The church used to have a preparatory service of repentance in which the congregation prepared its hearts and minds to receive that invitation and to walk anew in God’s ways. Now the custom is sometimes to read the Ten Commandments at the beginning of the communion service itself, in order that the people may examine their hearts. Then the service proceeds with the confession of sin. But whatever the approach, our vow in the covenant service of communion is to turn and to live the new life in Christ. We all come as sinners to the celebration of the Lord’s Supper—and no baptized sinner need feel that he or she is unworthy, not even those who have participated in some way in the abortive murder of an unborn child. With God is plenteous mercy. But the Supper stands as the guard, after baptism, to persistence in sinful backsliding, and it offers to all the opportunity of living the new life in Christ, because it incorporates us into him.

Communion with Neighbor and Saint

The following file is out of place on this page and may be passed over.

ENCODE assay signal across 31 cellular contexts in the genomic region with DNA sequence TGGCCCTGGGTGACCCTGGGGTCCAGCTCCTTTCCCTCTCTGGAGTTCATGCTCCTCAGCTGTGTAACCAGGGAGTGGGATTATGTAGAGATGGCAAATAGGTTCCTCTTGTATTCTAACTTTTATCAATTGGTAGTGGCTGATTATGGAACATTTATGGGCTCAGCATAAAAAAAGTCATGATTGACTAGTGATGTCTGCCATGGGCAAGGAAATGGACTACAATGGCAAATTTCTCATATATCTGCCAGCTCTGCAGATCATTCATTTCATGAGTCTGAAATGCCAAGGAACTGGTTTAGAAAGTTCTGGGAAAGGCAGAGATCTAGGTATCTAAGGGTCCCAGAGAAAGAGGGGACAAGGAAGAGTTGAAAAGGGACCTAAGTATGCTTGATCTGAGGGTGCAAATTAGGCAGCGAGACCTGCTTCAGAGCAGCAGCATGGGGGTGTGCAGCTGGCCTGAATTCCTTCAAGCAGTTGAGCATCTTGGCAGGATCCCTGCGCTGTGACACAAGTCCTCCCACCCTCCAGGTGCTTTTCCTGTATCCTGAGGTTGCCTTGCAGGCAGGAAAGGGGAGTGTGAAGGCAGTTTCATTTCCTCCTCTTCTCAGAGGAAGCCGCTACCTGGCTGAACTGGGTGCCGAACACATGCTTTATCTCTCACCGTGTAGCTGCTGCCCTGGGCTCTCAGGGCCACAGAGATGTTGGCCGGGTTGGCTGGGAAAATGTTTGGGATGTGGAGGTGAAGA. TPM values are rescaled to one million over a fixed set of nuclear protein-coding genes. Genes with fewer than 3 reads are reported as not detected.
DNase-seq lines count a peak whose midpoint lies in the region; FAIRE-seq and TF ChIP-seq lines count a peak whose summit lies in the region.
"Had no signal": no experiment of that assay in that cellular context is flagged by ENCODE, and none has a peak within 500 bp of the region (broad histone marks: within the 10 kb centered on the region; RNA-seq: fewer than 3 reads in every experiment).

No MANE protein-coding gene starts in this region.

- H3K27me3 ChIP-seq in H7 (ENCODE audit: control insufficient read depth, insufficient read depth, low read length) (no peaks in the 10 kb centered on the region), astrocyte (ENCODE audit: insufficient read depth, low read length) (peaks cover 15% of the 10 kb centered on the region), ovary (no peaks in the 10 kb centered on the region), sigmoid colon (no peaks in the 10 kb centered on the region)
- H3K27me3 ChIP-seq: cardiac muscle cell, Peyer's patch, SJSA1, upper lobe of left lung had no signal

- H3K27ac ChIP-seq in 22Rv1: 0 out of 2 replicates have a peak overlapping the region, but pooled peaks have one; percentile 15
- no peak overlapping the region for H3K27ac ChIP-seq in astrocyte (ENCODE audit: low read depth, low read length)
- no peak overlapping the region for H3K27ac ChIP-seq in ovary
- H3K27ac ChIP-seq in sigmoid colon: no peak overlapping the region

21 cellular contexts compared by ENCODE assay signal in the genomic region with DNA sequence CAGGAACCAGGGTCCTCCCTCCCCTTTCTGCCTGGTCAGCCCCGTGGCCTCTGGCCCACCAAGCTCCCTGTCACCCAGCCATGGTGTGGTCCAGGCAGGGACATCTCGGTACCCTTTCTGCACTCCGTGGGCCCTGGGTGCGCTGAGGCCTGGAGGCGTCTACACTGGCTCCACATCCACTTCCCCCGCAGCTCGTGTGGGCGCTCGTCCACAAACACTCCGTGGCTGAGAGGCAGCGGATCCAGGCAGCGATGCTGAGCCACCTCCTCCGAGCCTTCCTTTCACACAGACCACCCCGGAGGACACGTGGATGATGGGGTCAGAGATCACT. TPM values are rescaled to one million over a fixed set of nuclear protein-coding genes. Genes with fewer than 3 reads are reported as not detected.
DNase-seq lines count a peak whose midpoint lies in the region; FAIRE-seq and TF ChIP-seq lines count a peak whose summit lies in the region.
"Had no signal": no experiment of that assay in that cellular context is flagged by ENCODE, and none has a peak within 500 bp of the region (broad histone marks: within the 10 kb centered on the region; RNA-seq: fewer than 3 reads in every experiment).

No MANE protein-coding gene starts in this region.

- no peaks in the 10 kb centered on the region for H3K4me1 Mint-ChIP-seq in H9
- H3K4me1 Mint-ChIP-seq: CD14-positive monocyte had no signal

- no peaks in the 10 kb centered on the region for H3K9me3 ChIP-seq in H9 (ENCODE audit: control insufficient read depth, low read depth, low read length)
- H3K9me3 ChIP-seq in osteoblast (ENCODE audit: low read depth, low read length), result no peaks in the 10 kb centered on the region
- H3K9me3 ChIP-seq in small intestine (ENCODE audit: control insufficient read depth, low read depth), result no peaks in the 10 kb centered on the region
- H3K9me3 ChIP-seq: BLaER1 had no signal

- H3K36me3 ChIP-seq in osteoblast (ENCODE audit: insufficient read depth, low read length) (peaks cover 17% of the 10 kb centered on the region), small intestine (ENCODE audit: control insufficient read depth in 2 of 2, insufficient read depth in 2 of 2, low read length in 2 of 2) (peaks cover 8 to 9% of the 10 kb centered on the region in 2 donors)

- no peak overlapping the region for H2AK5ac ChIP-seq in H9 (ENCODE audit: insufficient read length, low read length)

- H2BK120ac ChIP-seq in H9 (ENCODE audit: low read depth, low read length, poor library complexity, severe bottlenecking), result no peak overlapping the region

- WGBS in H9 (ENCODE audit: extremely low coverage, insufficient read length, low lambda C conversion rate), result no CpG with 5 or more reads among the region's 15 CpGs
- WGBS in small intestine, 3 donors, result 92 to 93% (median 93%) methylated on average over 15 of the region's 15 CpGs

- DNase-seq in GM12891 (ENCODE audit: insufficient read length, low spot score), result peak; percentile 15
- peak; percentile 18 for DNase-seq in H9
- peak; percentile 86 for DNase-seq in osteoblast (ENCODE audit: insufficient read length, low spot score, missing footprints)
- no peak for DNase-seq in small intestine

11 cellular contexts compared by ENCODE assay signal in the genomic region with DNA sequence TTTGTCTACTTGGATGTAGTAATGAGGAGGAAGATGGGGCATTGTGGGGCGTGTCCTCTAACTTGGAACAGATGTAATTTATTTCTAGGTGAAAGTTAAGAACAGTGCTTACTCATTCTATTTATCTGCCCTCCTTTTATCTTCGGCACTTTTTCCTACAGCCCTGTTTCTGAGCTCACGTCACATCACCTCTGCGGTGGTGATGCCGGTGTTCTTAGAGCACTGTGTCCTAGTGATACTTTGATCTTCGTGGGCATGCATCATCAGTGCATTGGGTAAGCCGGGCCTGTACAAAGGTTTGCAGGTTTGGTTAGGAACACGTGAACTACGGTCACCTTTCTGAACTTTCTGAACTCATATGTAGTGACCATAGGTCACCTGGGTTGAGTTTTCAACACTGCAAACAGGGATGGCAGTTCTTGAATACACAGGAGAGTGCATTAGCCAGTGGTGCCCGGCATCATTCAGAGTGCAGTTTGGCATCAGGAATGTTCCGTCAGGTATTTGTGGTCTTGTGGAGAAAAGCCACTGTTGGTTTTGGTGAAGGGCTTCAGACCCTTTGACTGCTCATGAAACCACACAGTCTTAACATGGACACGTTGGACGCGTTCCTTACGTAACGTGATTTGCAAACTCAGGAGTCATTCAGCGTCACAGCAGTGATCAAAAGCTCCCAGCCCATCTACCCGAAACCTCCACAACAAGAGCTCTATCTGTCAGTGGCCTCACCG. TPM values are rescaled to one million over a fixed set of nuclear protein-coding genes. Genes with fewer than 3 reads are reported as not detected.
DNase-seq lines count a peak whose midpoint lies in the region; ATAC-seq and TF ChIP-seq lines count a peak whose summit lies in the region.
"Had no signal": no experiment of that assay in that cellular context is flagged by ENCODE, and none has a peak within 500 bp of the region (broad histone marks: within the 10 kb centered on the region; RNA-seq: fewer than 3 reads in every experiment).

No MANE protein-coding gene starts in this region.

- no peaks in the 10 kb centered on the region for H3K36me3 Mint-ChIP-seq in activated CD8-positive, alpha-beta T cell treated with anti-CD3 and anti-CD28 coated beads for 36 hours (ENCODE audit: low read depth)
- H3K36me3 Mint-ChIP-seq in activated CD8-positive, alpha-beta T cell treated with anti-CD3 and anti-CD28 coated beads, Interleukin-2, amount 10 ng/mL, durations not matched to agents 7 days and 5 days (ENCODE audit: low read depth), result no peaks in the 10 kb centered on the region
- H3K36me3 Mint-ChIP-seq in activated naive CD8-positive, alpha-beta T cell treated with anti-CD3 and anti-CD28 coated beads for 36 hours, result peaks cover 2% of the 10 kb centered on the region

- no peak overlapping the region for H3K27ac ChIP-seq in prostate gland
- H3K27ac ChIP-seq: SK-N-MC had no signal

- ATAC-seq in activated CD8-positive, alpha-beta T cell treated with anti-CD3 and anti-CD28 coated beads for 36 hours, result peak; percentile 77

We not only commune with Christ in the Lord’s Supper, however. We also commune with one another, and there once again, as at our baptisms, we take on the responsibility for one another’s lives. How can I possibly be at one with my neighbor if I ignore her need in her problem pregnancy? If she is unwed, I cannot condemn her. If she is alone, I cannot fail to give her friendship and support. If she is poor, I cannot fail to supply her need. The persons surrounding me in the pews at the Supper have multiple anxieties and troubles—sometimes guilts, sometimes ignorance, sometimes weaknesses—as do I. All of us have failed to live up to our baptisms. But in the forgiveness, the renewal, the vitality, the love of Christ, we are bound together as one in the Supper, and that is the new energy that sets the people to minister to one another. Just what is your church doing to help those with difficult and problem pregnancies? What is it doing to guide young people to use their sexuality according to the ways of God? What is it doing to welcome the new child, born to a mother in impoverished or unpromising circumstances? Anything at all? For years, most congregations have closed our minds to these questions and said, “Those are not our problems.” But the Lord’s Supper makes us all one, and as Paul writes, “If one member suffers, all suffer together; if one member is honored, all rejoice together” (1 Cor. 12:26).